To overcome increased insurance rates, you may need to shop around for a new policy or take steps to reduce your risk, such as completing a defensive driving course. However, even with these efforts, you may still face higher rates for several years after a DUI conviction.

Criminal record

If a DUI is not dismissed, the arrest may result in a conviction, a lesser sentence called a supervision, a deferred prosecution or another type of court sentence depending on the State involved. Most DUIs involve the collection of fingerprints and because of this, typically result in a criminal record, which can have long-term consequences. A criminal record can make finding employment, obtaining credit or loans, or even finding housing difficult. It can also impact your ability to travel, as some countries may deny entry to individuals with a criminal record.

You may need to work with a lawyer to explore expungement or record-sealing options. Depending on your state’s laws, you may be able to have your record cleared or sealed after a certain period of time has passed or if you meet certain requirements. In other states, DUIs are not expungeable at all.

Job loss

If you rely on your driver’s license for work, a DUI conviction may result in job loss. This is particularly true for individuals who drive as part of their job, such as truck, Uber, delivery, or bus drivers. Although the legality of this varies by State, employers may also choose to terminate an employee’s contract if they plead guilty or are found guilty of a DUI, regardless of whether or not driving is a part of their job duties.

Legal Resources for Defendants

If you have been charged with a DUI, it is important to seek legal representation to ensure that your rights are protected and to potentially reduce the severity of the penalties and consequences.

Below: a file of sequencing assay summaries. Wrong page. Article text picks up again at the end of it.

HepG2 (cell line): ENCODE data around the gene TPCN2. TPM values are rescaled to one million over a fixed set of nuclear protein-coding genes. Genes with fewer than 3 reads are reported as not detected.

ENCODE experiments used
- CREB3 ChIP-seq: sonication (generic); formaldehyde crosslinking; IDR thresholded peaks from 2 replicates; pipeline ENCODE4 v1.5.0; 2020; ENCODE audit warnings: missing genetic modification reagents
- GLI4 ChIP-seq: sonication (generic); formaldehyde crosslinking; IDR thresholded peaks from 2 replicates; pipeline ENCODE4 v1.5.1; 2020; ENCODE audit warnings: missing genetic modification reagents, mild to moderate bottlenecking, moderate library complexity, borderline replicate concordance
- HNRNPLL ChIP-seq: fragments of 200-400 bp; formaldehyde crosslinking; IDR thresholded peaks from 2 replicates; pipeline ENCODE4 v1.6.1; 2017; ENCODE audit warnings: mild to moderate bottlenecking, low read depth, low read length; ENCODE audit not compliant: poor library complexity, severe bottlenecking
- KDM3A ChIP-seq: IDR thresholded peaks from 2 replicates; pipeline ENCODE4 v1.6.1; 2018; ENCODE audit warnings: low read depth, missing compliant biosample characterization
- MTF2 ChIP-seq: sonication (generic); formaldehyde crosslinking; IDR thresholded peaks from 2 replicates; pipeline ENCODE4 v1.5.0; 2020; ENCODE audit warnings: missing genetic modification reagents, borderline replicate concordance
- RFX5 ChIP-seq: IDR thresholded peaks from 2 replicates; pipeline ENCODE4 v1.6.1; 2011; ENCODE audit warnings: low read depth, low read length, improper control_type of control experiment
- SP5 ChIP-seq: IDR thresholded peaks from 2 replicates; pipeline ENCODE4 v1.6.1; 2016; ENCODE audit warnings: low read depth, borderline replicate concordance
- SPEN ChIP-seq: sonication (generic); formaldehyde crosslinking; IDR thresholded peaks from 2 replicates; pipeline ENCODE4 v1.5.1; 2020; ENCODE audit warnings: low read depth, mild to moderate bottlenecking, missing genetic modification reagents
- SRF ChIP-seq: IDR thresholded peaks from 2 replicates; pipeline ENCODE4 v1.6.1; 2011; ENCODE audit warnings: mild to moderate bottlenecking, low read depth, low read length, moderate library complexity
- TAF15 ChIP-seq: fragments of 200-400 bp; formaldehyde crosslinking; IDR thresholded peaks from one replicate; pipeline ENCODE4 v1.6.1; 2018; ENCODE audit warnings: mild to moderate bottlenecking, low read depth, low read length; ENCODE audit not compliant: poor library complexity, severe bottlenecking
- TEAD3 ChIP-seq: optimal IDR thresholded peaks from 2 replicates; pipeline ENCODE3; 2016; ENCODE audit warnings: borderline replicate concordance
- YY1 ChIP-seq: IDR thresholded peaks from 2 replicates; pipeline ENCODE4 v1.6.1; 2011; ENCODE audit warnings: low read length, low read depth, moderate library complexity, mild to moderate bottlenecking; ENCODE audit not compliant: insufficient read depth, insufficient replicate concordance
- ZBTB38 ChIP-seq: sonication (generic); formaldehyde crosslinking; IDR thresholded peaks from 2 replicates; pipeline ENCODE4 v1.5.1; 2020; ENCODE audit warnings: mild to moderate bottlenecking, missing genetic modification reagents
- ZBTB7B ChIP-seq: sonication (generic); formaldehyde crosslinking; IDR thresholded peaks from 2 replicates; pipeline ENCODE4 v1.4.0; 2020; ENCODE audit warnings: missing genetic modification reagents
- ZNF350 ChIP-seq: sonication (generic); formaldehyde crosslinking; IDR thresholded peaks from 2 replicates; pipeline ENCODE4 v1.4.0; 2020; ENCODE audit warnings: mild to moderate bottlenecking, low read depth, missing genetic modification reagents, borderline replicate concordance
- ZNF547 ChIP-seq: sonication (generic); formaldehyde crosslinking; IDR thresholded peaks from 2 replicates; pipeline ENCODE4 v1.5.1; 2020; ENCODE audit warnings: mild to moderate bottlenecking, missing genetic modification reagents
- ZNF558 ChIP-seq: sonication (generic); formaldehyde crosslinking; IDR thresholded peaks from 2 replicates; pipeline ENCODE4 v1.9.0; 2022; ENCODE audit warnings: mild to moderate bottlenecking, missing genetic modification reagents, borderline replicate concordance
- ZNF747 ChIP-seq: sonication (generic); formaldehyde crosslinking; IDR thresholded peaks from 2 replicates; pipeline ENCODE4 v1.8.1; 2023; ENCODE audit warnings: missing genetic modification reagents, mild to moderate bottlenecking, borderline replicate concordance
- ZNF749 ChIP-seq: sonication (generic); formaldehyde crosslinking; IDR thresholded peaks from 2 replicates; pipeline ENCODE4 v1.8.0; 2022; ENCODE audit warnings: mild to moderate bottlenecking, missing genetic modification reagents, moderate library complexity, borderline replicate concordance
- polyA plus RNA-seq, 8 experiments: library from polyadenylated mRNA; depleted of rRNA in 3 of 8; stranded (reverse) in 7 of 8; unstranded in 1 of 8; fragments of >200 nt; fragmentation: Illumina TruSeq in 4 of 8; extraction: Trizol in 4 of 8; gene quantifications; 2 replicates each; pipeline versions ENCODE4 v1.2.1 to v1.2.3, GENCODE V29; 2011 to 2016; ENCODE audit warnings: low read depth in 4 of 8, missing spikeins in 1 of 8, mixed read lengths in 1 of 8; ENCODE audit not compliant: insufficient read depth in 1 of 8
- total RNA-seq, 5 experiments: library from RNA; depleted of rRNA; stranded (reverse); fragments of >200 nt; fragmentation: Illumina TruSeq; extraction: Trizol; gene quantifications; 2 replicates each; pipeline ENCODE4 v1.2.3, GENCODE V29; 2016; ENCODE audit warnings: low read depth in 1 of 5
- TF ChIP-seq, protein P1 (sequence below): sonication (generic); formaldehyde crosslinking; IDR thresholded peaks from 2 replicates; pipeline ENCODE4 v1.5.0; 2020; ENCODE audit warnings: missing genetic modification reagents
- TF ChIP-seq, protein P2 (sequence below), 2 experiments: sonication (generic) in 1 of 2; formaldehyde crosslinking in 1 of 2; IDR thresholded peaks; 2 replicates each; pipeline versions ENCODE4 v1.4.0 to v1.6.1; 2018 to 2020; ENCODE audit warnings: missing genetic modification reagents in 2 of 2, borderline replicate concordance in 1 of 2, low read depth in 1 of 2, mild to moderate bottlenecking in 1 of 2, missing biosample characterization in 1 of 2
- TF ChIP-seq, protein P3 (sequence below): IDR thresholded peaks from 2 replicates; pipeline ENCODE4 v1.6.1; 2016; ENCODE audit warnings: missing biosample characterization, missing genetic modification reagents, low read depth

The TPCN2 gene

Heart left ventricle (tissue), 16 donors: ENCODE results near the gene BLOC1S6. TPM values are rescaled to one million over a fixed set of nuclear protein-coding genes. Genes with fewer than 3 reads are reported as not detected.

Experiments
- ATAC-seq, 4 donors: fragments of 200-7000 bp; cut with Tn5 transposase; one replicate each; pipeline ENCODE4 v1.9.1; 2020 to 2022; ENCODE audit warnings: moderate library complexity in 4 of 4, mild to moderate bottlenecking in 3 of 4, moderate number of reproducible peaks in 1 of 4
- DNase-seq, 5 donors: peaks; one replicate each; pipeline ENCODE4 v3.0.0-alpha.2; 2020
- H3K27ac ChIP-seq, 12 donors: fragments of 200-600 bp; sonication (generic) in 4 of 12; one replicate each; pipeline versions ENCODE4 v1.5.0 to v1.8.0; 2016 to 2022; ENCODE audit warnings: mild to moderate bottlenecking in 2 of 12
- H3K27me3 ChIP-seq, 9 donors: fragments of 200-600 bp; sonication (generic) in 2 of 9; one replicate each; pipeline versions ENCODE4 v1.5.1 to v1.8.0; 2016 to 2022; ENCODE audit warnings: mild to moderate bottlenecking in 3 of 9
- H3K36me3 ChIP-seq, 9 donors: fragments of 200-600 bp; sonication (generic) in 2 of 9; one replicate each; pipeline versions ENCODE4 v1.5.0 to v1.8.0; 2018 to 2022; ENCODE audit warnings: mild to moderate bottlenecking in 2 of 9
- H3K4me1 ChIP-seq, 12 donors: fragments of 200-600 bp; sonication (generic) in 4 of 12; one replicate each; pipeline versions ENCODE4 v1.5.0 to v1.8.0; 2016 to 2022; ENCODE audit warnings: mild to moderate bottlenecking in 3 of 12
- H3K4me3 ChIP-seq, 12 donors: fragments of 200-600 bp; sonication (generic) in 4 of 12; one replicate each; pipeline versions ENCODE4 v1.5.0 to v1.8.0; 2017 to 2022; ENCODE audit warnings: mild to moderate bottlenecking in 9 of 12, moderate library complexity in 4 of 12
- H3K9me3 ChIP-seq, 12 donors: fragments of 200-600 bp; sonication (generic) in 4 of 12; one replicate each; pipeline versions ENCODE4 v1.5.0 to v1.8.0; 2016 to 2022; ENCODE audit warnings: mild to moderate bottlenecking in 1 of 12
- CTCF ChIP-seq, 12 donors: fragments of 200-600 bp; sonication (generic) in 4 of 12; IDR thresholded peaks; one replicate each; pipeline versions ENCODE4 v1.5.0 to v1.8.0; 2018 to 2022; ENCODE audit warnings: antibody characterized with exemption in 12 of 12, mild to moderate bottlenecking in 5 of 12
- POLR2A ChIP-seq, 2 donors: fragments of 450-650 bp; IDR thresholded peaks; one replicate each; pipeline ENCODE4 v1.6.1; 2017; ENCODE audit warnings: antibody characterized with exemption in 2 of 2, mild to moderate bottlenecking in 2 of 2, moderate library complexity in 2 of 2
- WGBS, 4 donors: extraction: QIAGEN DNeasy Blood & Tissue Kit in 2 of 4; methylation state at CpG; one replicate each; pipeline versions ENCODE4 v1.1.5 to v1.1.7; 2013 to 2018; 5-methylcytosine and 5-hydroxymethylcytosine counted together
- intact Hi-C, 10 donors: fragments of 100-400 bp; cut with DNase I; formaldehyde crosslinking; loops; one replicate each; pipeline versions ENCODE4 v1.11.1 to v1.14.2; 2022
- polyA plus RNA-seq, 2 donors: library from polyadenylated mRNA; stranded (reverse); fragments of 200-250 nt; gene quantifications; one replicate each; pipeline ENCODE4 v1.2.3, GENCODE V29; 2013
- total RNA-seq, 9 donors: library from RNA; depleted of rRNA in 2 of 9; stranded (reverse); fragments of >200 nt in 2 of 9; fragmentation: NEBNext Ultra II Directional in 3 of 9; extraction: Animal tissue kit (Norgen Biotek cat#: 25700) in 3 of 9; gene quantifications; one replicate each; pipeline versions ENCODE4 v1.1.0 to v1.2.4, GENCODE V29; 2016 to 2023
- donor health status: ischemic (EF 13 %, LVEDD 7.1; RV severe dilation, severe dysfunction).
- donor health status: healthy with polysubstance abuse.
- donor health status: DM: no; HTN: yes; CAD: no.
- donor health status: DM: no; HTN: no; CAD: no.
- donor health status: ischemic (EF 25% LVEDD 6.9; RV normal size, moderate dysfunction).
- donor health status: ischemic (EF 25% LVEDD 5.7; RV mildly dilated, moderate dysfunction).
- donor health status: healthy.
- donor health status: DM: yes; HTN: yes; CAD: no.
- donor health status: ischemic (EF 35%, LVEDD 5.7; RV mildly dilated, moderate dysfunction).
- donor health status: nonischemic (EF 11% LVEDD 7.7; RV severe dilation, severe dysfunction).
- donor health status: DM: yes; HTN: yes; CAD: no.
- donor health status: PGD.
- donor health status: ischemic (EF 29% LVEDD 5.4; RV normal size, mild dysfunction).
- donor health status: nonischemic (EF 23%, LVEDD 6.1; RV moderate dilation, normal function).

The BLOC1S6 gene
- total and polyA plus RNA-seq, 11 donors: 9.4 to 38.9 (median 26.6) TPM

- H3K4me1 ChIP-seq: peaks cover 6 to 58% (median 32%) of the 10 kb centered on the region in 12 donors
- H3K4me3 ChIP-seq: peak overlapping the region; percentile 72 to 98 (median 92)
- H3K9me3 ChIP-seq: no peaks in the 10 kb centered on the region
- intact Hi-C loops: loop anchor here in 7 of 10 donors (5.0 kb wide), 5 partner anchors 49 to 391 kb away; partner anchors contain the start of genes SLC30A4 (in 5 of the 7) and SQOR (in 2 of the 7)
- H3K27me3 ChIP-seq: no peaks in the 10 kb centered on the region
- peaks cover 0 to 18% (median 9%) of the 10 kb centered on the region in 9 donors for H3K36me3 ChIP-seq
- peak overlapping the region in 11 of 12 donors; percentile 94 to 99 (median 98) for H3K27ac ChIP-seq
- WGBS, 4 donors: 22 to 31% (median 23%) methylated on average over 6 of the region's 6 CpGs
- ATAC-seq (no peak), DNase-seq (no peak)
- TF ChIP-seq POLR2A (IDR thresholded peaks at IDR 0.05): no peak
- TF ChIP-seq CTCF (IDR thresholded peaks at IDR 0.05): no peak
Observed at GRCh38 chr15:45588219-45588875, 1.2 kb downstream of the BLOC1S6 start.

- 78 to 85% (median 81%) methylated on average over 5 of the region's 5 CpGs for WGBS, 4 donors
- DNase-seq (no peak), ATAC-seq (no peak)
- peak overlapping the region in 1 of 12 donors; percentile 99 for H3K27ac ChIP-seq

Here are a few helpful legal resources that can help you prepare to defend yourself against a DUI charge.

National Association of Criminal Defense Lawyers (NACDL)

The NACDL offers a variety of resources to criminal defense lawyers and DUI defendants. These resources include legal advocacy, education, and referral services. Defendants can also use this website to find information about qualified attorneys in their area.


State Bar Association

Each state has a bar association that can provide referrals to attorneys who specialize in DUI defense. The bar association can also provide information on the state's laws and penalties for DUI offenses. Additionally, the bar association may offer resources for low-income individuals who cannot afford an attorney.

To find your state association's website, visit the American Bar Association.


Public Defender's Office

You may be eligible for a public defender if you cannot afford to hire a private attorney. Public defenders are attorneys appointed by the court to represent individuals who cannot afford their own attorney. 

While public defenders may have heavy caseloads, they are experienced in defending DUI cases and can provide legal representation to protect your rights. It is important to note that eligibility for a public defender varies by state and is typically based on income level.

Share Staff Profile Picture StaffAuthor

Step into the world of, your go-to hub for credible insights. We don't take accuracy lightly around here. Our squad of expert reviewers, each a maestro in their field, has given the green light to every single article you'll find. From rigorous fact-checking to meticulous evaluations of service providers, we've got it all covered. So feel free to dive in and explore. The information you'll uncover has been stamped with the seal of approval by our top-notch experts.

Mitchell Sexner Profile Picture

Mitchell SexnerReviewer

A graduate of Northwestern University and Chicago Kent College of Law, Mitchell Sexner is a former criminal prosecutor and founder of Sexner & Associates LLC, a team of experienced attorneys defending criminal/traffic matters as well as representing clients in multi-million dollar injury and medical malpractice cases. Visit: